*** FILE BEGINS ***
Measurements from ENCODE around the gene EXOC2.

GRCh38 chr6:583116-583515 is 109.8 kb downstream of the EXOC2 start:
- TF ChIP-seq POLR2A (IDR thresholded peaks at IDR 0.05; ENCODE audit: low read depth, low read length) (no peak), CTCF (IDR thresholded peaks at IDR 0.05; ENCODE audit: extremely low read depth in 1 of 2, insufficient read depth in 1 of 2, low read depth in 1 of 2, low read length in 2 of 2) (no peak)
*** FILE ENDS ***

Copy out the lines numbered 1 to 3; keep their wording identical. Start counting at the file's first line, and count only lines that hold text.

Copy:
Measurements from ENCODE around the gene EXOC2.

GRCh38 chr6:583116-583515 is 109.8 kb downstream of the EXOC2 start:
- TF ChIP-seq POLR2A (IDR thresholded peaks at IDR 0.05; ENCODE audit: low read depth, low read length) (no peak), CTCF (IDR thresholded peaks at IDR 0.05; ENCODE audit: extremely low read depth in 1 of 2, insufficient read depth in 1 of 2, low read depth in 1 of 2, low read length in 2 of 2) (no peak)